This year's European Heritage Days 2022revolved around the topic of sustainability. The European Commission published a report on strengthening cultural heritage resilience to protect it from the effects of climate change.
A group of 50 experts from 25 EU Member States plus Switzerland, Norway and Iceland, studied the impact of climate change on cultural heritage and collected best practice examples to protect and safeguard Europe's cultural heritage.
The information gathered by the group is alarming, as climate change is threatening all forms of cultural heritage, among others through severe precipitation, long heatwaves, droughts, strong winds and sea-level rise – all of which are expected to increase in the future. The expert group put forward a set of ten recommendations within the report that are imed at helping to strengthen cultural heritage resilience to climate change. They recommend that actions be undertaken to fully integrate culture and cultural heritage issues into environmental sustainability and climate policy-making at all levels (local, regional, national, European, international).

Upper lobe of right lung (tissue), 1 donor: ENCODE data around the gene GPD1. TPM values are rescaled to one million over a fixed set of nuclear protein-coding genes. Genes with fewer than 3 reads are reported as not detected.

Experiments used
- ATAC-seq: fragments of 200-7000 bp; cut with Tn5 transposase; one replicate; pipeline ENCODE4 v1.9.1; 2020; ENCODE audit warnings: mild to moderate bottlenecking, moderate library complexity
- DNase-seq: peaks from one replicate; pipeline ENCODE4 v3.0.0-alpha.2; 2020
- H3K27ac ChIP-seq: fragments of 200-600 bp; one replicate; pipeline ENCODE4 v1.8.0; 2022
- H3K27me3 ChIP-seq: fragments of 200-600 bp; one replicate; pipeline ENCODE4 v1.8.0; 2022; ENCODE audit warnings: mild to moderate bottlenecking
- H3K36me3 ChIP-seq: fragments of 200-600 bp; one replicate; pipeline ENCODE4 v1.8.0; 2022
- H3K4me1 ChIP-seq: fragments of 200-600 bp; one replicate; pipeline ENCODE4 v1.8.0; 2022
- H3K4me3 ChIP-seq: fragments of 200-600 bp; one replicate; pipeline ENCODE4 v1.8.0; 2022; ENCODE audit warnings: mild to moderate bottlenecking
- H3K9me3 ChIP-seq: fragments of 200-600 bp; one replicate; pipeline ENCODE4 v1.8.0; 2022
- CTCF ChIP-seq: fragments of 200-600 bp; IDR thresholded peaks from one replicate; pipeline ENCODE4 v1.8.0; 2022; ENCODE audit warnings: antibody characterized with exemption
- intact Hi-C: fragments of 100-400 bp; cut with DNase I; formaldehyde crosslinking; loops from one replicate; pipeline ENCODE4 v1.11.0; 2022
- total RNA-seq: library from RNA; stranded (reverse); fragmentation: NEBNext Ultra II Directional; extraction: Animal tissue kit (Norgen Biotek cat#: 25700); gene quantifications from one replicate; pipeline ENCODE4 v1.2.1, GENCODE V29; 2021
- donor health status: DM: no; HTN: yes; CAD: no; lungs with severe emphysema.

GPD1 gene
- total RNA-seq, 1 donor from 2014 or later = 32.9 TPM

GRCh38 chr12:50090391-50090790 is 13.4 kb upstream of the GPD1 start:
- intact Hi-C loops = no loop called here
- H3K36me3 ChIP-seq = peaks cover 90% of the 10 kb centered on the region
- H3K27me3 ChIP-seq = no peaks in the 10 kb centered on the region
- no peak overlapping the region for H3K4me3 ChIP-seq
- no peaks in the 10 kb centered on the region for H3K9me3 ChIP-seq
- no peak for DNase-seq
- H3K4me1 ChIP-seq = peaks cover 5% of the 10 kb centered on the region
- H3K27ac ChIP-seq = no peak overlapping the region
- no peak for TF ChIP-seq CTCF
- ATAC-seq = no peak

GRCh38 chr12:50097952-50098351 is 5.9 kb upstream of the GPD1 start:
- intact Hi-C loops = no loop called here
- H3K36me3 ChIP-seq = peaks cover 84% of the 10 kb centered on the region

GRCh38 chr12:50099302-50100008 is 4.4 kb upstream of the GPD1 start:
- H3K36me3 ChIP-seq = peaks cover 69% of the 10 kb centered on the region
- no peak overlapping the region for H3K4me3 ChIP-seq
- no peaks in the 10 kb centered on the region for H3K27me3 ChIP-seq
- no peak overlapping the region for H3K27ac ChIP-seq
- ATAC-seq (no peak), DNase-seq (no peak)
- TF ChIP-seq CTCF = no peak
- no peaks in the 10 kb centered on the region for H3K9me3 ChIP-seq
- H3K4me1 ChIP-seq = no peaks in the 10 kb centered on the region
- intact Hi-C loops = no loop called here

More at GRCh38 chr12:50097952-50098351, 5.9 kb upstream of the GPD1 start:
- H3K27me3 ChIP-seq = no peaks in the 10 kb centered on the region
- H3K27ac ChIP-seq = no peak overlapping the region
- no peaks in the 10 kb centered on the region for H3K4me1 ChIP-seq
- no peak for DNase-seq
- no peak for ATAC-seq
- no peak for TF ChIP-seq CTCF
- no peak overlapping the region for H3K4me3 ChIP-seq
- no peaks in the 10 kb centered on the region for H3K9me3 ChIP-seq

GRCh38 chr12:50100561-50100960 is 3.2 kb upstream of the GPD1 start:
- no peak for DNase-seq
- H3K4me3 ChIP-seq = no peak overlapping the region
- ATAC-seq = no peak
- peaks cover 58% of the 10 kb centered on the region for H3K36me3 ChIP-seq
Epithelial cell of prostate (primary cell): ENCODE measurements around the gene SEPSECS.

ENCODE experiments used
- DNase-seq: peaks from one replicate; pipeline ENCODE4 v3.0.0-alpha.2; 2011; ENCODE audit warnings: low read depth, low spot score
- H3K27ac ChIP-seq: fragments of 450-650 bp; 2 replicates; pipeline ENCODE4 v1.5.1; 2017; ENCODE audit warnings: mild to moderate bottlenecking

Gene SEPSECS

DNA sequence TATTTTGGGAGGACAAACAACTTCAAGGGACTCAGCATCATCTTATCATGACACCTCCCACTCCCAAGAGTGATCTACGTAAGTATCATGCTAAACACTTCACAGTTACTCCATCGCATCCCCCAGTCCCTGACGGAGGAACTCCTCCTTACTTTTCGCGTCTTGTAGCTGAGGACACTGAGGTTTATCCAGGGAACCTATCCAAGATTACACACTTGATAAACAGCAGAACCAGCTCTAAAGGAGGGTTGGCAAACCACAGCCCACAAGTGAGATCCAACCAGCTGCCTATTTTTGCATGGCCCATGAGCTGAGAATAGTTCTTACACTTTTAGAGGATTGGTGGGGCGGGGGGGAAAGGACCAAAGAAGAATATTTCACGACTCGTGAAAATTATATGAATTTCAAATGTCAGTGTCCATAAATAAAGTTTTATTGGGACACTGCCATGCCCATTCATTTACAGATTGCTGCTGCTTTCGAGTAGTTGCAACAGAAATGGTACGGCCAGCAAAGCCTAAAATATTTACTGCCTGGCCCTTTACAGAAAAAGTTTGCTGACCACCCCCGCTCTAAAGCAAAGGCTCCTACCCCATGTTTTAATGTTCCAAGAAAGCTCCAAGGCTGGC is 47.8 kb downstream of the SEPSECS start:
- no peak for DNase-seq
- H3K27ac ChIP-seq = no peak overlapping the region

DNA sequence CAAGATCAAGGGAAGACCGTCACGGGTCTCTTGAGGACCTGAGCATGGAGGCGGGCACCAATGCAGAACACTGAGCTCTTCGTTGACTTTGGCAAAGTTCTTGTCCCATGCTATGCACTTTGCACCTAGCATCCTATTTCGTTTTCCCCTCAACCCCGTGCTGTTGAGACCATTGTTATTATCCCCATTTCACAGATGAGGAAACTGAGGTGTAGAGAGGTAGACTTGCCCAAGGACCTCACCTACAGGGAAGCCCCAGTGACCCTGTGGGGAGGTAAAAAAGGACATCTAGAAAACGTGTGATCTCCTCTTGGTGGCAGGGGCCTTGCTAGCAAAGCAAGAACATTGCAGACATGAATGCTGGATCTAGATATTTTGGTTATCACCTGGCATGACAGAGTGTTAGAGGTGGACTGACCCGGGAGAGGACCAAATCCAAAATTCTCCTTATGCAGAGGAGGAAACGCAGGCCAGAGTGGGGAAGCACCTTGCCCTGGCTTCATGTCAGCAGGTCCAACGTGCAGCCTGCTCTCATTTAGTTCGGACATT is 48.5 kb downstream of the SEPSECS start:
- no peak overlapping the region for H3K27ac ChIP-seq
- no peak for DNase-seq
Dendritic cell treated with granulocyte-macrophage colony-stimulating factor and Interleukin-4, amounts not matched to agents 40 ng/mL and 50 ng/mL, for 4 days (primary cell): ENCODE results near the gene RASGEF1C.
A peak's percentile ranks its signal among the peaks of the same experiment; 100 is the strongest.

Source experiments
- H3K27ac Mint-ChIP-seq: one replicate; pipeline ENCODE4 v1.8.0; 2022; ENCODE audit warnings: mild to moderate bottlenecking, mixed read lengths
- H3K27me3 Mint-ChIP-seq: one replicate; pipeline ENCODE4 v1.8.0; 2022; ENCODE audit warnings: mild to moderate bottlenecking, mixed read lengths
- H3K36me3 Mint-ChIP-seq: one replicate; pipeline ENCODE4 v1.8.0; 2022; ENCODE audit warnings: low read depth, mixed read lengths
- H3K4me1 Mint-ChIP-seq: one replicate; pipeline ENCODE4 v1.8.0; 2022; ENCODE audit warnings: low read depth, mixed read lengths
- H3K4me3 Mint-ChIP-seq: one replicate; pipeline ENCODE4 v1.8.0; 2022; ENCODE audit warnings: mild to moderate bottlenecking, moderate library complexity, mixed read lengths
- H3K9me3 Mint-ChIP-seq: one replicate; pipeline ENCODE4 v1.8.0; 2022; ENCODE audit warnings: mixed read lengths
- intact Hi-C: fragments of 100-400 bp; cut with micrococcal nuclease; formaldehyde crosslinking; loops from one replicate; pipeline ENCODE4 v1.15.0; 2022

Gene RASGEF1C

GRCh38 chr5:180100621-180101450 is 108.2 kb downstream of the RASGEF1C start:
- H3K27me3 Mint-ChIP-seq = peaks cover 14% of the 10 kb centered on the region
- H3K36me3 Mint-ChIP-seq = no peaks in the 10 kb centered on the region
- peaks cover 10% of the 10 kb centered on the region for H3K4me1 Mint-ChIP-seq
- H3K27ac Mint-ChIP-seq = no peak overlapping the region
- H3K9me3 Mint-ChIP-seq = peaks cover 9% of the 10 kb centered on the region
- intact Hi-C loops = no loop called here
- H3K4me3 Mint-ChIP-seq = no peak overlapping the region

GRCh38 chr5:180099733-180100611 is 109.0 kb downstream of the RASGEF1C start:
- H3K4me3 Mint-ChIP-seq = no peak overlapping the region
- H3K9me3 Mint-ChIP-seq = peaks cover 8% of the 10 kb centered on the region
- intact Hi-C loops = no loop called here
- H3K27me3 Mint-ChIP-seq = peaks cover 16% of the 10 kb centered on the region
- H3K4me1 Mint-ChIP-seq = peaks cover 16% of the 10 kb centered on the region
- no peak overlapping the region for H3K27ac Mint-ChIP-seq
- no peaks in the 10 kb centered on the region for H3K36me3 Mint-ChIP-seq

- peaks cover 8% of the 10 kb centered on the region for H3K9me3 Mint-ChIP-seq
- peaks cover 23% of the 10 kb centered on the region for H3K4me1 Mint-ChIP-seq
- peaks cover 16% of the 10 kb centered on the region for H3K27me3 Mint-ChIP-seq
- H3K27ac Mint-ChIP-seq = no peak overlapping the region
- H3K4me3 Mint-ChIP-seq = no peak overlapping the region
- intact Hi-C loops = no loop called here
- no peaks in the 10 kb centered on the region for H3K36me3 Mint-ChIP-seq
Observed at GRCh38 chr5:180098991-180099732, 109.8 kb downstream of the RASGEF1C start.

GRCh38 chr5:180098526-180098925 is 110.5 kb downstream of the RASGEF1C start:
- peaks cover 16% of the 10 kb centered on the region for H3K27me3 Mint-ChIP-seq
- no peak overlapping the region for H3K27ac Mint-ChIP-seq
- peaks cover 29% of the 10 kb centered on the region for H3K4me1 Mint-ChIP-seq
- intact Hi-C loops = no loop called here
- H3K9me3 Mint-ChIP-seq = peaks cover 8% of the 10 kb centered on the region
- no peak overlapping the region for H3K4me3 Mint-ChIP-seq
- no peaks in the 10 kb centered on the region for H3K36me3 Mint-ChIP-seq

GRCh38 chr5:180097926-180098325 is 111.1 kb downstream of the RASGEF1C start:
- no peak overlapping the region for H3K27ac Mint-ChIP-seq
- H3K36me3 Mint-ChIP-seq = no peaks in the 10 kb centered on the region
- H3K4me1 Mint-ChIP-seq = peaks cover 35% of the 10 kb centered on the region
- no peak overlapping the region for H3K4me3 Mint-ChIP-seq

An European climate change cultural heritage risk assessment map would provide information of heritage at risk. In addition, more research shall be undertaken in order to and identify and better understand the most severe threats and their potential impacts, as well as the costs involved in order to make cultural heritage resilient to climate change. The report also points out that cultural heritage can be a most valuable source of knowledge and inspiration for policy makers, heritage managers and society as a whole. The group of experts worked in line with the European Green Deal.
Find the report here.